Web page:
VMA 1.96: : When will I see the Krishna bumblebee?


kadācit śrī-rādhā-caraṇa-kamala-dvandva-patitaṁ
kadācit śrī-rādhā-mukha-kamala-mādhvī-rasa-pibam |
kadācit śrī-rādhā-kuca-kamala-koṣa-dvaya-rataṁ
viloke taṁ kṛṣṇa-bhramaram adhi vṛndāvanam aham ||1.96||
Sometimes buzzing around Sri Radha's lotus feet,
sometimes drinking the nectar honey of Radha's lotus mouth,
sometimes trapped in the lotus flower cup of Radha's breasts,
when will I see this black bumblebee cavort in Vrindavan?

Commentary

Yesterday I felt a bit of fear as I posted such an intimate pastime of Radha and Krishna. At the same time I had recently been heavily criticized for speaking to unqualified persons about the fragrance of Radha's body, as in the first verse of Rādhā-rasa-sudhā-nidhi.

yasyāḥ kadāpi vasanāñcala-khelanottha-
dhanyātidhanya-pavanena kṛtārtha-mānī |
yogīndra-durgama-gatir madhusūdano'pi
tasyā namo'stu vṛṣabhānu-bhuvo diśe'pi ||
I bow down to even the direction in which Vrishabhanu Nandini is present, for even Madhusudana, whose characteristics are incomprehensible to the greatest yogis (yogīndra-durgama-gatir madhusūdano'pi), thinks himself to be most fortunate and fulfilled when the glorious, most glorious breezes arising from the playful movement of the hem of her sari come his way. (RRSN 2)
Madhusūdana is a name that has several meanings, including "drinker of honey," which is what a bee is. That is why he is likened to a bee, besides being black, of course. There is plenty of scope for scouring the literature for more comparisons of Krishna to a bee, especially in the Bhāgavatam 10.47, where Radharani's soliloquy to a bee arises on her hearing the gopis lament that just as a bee leaves a flower when it has sucked it dry of honey and goes to another, so does Krishna abandon the gopis after tasting their love.

anyeṣv artha-kṛtā maitrī yāvad-artha-viḍambanam |

pumbhiḥ strīṣu kṛtā yadvat sumanaḥsv iva ṣaṭpadaiḥ ||

Motivated friendship toward others is an imitation that lasts only until its purpose has been fulfilled, such as with men who seduce women, or a bee taking honey from the flower. (10.47.6)
The bee metaphors befits the dhīra-lalita leading man, who is our worshipable hero, Krishna. [More reading on the dhīra-lalita : Radha the Empress of Love, O Mind! Meditate on Radha's breasts, More about the two circles.]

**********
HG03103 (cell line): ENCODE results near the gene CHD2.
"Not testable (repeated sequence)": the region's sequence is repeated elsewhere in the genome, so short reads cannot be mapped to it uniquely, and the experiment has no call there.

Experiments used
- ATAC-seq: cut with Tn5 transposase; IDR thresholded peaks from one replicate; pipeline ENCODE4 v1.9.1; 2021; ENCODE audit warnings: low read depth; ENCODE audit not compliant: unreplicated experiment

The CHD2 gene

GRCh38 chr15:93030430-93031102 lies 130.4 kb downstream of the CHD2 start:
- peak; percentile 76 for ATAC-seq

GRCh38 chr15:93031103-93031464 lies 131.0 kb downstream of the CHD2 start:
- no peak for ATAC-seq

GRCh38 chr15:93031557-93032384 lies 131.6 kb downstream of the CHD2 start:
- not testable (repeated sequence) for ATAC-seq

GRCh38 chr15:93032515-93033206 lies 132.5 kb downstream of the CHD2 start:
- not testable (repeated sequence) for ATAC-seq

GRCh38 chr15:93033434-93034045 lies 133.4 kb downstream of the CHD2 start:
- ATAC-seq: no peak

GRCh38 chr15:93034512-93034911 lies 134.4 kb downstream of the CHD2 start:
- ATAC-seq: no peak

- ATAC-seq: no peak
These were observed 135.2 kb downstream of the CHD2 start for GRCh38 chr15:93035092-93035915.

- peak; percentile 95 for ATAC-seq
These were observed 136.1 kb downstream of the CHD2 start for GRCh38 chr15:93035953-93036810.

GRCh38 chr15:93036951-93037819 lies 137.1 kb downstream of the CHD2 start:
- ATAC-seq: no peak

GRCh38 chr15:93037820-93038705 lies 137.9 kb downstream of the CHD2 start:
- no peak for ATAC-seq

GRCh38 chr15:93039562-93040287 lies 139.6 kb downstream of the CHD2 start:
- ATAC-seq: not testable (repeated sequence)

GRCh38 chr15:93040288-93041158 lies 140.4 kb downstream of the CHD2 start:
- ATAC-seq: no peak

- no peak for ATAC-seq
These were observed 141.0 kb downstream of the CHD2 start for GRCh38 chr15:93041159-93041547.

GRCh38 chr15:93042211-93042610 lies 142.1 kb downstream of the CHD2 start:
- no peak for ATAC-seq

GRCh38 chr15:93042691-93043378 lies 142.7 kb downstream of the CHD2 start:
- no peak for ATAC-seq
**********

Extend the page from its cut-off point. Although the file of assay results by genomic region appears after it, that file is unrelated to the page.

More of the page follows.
vṛndāvane aprākṛta navīna madana
kāma-gāyatrī kāma-bīje jāṅra upāsana
puruṣa yoṣit kibā sthāvara jaṅgama
sarva cittākarṣaka sākṣāt manmatha madana
In Vrindavan resides an ever-youthful, divine Cupid. His worship is conducted with the kāma-bīja and kāma-gāyatrī mantras. This form of Krishna attracts all creatures whether male or females, moving or non-moving; he even attracts the mundane god of love himself. (CC 2.8.137-138)
śṛṅgāra-rasa-rāja-maya-mūrti dhara | 
ata eva ātmā paryanta sarva-citta hara || 
rāya kahena kṛṣṇa hayena dhīra-lalita | 
nirantara kāma-krīḍā yāhāra carita ||
Krishna attracts the hearts of all living entities, including himself because he has taken form as the embodiment of the romantic sentiment. Krishna has the character of a dhīra-lalita, the charming lover, whose only business is to engage in amorous sports. (CC 2.8.143, 187)
The dhīra-lalita, the male lead in a romantic comedy, is described by Rupa Goswami as follows:

vidagdho nava-tāruṇyaḥ parihāsa-viśāradaḥ |
niścinto dhīra-lalitaḥ syāt prāyaḥ preyasī-vaśaḥ ||
The charmer is suave, ever youthful, clever in the arts of flirtatious humor, always carefree and usually under his mistress’s thumb. (BRS 2.1.230)
And the example Rupa Goswami gives reveals the same traits as yesterday's verse, and that today: śrī-rādhā-kuca-kamala-koṣa-dvaya-rataṁ. The bee, though it flies from flower to flower, sometimes becomes so enamored of the inexhaustible supplies of honey in the lotus that it becomes entrapped by the petals when they fold closed at night.

vācā sūcita-śarvarī-rati-kalā-prāgalbhyayā rādhikāṁ
vrīḍā-kuñcita-locanāṁ viracayann agre sakhīnām asau |
tad-vakṣo-ruha-citra-keli-makarī-pāṇḍitya-pāraṁ gataḥ
kaiśoraṁ saphalī-karoti kalayan kuñje vihāraṁ hariḥ ||
With his brazen words referring to the bold erotic arts experienced the night before, Krishna makes Radharani squint in embarrassment in front of her sakhis. As he does so, he continues to show his expertise in painting various dolphin figures on her breasts [with musk and sandalwood]. By these playful pastimes in the kunjas of Vrindavan, Krishna fulfills the purpose of his youth. (BRS 2.1.231)
Not everyone has the adhikāra for this madhura-rasa, but it is important to recognize that this is the mood at the center of Vrindavan. It is the worshipable mood of all the rasika sampradāyas, and this is what Vrindavan will reveal to the surrendered bhakta who is fortunate to have found the association of rasikas in the Holy Dham.

A note about the style. Prabodhananda's style is easily recognizable, which seems to be the best evidence that he is the author of the Rādhā-rasa-sudhā-nidhi.

rādhā-karāvacita-pallava-vallarīke
rādhā-padāṅka-vilasan-madhura-sthalīke |
rādhā-yaśo-mukhara-matta-khagāvalīke
rādhā-vihāra-vipine ramatāṁ mano me ||
May my mind take pleasure in Sri Radha's forest playground,
which is filled with flower vines
whose twigs have been touched by Radha's hands,
whose sweet sites have been trod and marked by Radha's feet
and where the birds become intoxicated singing Radha's glories. (RRSN 13)
More examples will no doubt follow.

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